Sunday, May 20, 2012


Washington is broken.  Not a surprise to most anyone who pays attention to public policy in the United States but worth two extended opinion pieces in the Washington Post in the past few weeks.  Thomas Mann and Norman Ornstein, establishment scholars who span the range of acceptable thought, first wrote  a four page article on April 27.  That article clearly laid blame:
We have been studying Washington politics and Congress for more than 40 years, and never have we seen them this dysfunctional. In our past writings, we have criticized both parties when we believed it was warranted. Today, however, we have no choice but to acknowledge that the core of the problem lies with the Republican Party.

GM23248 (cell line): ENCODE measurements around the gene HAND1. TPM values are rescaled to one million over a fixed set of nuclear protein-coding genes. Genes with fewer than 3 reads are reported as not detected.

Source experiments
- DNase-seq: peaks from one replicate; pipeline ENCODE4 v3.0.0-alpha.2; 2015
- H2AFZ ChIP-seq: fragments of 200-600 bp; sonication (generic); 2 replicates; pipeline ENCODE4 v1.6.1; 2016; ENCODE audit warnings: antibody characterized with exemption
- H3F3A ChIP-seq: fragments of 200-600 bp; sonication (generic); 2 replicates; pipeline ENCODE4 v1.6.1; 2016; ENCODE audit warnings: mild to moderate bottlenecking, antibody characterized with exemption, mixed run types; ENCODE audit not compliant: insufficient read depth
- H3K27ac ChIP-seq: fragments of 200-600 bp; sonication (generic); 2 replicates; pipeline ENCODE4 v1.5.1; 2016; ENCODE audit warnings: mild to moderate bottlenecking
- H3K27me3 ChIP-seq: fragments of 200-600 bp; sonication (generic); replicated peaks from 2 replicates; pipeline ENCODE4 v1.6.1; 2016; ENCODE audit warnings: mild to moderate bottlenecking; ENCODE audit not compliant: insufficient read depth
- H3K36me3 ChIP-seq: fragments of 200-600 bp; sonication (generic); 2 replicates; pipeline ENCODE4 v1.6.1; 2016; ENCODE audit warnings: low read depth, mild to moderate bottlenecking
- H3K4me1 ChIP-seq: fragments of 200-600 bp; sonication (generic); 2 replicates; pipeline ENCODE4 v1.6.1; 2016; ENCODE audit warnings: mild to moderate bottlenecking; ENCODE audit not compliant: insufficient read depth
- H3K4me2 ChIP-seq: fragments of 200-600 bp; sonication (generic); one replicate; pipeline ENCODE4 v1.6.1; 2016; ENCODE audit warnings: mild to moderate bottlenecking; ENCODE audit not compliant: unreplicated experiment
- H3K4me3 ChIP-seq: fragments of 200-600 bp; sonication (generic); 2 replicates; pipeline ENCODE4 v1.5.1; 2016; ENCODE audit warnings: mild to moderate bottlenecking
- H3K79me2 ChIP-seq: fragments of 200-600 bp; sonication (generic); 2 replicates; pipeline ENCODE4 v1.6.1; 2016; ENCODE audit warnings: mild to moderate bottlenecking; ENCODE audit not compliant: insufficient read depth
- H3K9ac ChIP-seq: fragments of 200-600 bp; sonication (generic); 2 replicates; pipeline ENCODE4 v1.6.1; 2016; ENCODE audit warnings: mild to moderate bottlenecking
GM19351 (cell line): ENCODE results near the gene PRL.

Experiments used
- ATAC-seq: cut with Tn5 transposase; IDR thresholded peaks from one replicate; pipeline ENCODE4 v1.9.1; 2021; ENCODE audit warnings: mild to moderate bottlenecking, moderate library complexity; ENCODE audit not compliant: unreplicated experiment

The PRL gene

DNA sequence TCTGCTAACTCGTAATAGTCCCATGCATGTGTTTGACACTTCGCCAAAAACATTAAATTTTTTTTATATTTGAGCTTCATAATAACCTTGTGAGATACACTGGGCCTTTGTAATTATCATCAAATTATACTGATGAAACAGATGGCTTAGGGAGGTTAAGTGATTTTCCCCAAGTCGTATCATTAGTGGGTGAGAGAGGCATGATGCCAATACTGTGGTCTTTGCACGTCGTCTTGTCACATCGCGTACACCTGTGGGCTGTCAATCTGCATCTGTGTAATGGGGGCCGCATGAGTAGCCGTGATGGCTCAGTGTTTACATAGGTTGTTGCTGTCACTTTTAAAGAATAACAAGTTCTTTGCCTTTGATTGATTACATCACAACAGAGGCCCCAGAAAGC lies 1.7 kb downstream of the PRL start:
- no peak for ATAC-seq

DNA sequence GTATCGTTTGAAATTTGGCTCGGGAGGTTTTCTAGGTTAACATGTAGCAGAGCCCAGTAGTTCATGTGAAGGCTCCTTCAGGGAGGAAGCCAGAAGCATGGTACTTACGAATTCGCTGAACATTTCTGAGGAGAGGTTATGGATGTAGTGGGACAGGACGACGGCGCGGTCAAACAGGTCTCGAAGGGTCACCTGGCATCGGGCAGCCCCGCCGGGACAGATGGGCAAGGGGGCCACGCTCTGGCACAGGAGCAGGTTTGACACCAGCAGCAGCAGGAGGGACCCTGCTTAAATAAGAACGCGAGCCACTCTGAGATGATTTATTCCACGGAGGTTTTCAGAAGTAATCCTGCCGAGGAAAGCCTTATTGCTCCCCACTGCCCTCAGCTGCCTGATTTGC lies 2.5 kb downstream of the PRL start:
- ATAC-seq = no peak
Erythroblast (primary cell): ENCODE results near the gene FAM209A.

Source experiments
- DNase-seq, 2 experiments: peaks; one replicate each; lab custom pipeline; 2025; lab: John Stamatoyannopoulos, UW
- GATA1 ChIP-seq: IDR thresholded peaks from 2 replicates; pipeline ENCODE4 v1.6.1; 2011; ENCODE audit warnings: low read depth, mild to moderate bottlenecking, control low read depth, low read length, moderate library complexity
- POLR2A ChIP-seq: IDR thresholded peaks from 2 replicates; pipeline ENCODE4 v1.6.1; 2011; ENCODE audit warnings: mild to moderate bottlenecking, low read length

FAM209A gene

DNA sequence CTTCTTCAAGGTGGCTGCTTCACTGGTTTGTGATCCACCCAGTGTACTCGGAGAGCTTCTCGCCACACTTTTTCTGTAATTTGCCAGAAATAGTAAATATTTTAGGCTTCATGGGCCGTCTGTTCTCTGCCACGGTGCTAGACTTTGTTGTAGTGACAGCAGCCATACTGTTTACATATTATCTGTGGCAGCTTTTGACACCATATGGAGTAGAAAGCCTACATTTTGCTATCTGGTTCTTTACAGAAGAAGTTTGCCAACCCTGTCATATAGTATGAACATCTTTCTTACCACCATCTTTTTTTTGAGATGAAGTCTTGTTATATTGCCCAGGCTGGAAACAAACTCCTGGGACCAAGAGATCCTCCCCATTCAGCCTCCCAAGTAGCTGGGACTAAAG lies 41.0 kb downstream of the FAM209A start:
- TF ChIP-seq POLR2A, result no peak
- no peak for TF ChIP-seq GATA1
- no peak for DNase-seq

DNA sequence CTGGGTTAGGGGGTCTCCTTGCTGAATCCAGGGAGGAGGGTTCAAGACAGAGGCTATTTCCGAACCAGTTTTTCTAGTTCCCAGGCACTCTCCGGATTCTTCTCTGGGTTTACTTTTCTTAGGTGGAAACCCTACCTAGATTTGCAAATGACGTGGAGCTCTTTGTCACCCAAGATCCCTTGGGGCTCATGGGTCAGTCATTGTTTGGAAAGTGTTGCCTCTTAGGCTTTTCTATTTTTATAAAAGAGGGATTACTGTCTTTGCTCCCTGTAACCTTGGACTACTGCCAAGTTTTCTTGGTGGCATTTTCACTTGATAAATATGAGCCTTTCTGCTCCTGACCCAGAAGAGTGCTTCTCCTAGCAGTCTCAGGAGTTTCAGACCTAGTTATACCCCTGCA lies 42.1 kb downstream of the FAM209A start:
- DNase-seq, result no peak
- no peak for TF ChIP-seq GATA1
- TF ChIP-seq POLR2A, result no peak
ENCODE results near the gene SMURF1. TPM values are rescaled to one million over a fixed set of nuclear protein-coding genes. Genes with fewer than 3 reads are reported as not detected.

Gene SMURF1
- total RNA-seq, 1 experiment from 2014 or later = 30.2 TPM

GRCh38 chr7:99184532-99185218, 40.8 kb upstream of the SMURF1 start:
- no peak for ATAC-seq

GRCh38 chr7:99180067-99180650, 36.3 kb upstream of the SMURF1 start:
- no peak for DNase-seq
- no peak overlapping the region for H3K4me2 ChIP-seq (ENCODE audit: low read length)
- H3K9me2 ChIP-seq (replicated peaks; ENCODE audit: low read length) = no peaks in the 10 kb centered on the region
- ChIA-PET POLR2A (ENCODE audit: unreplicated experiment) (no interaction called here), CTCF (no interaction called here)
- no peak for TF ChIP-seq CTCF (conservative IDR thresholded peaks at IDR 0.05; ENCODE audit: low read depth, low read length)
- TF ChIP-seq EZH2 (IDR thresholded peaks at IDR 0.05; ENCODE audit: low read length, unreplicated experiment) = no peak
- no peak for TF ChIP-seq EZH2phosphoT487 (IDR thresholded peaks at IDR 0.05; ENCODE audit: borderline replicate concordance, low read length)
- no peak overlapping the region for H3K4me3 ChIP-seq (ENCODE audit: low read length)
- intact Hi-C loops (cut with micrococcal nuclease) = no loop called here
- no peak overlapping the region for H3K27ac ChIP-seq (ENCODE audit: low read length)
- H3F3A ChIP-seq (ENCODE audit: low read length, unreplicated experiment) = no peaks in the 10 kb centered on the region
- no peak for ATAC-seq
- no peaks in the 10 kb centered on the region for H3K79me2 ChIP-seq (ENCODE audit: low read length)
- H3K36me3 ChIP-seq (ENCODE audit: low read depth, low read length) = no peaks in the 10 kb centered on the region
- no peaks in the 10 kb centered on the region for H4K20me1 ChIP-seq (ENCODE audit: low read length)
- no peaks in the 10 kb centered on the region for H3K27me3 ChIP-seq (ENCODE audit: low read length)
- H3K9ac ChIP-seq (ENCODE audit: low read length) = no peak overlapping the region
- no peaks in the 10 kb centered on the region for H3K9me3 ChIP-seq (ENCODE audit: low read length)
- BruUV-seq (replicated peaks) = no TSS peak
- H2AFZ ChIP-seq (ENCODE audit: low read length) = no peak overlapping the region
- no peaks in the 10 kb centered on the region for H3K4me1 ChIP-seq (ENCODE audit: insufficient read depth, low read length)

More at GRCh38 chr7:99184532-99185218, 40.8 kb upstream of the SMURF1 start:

Today they comment on the popular bromides--term limits, balanced budget amendments, third parties--offered as solutions for America's gridlock and dysfunction.  Mann and Ornstein dismiss these "fixes" as unworkable, unwise or fantasy (my word).  They offer what they call  a "more sensible and promising reform agenda...focused on fixing the party system and addressing the roots and the weapons of political partisanship."

All four of their proposals make sense to me.  I especially favor instant runoff voting and like the delicious irony of a compulsory voting requirement combined with a lottery funded with fines paid by non-voters.

None of the proposals are likely to fly in Washington.  Mann and Ornstein may be pillars of the Washington Establishment but in today's political climate their ideas are as welcome as Marx and Engels.



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